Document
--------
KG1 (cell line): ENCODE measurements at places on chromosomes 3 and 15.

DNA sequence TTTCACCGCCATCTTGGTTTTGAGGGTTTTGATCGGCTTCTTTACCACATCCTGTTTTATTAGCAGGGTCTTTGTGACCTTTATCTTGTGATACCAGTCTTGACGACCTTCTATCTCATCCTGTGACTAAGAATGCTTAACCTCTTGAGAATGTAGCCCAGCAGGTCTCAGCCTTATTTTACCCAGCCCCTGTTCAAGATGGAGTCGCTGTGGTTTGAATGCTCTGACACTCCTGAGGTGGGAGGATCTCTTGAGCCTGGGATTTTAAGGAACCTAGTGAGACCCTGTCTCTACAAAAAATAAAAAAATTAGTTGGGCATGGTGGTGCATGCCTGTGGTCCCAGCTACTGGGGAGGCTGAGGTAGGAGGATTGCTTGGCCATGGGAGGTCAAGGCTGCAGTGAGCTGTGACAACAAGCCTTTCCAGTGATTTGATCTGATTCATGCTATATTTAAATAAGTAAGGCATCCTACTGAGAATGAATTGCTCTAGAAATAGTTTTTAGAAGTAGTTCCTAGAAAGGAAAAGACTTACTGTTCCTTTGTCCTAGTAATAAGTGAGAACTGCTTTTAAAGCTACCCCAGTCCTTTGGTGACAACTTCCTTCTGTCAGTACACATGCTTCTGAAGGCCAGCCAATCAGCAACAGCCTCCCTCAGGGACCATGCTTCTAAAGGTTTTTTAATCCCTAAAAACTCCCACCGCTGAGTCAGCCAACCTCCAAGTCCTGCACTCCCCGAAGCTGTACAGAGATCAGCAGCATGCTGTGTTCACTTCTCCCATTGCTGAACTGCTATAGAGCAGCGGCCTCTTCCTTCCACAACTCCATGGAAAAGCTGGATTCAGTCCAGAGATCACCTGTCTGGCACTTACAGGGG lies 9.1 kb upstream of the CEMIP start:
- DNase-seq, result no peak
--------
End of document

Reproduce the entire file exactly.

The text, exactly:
KG1 (cell line): ENCODE measurements at places on chromosomes 3 and 15.

DNA sequence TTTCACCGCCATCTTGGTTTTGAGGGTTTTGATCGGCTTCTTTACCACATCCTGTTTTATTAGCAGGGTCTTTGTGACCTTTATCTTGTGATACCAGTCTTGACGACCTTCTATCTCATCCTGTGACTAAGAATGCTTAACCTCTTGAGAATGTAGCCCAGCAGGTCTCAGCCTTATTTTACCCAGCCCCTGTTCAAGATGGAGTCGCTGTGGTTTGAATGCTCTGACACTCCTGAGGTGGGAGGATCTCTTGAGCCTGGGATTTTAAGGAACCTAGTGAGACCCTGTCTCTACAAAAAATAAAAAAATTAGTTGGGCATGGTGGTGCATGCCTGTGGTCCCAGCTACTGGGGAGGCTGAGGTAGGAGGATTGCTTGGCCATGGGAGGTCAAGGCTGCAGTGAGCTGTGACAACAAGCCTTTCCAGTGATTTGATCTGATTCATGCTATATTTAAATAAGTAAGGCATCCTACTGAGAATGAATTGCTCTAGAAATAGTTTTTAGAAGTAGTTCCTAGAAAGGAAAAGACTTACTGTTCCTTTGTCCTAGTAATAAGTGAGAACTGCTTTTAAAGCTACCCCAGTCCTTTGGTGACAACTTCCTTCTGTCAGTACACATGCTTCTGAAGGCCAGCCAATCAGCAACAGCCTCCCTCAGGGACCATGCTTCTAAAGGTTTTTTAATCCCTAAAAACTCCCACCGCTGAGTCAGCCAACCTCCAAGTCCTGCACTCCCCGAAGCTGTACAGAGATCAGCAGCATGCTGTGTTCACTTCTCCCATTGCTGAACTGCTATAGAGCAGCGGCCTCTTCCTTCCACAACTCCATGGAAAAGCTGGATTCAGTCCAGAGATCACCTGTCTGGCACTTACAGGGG lies 9.1 kb upstream of the CEMIP start:
- DNase-seq, result no peak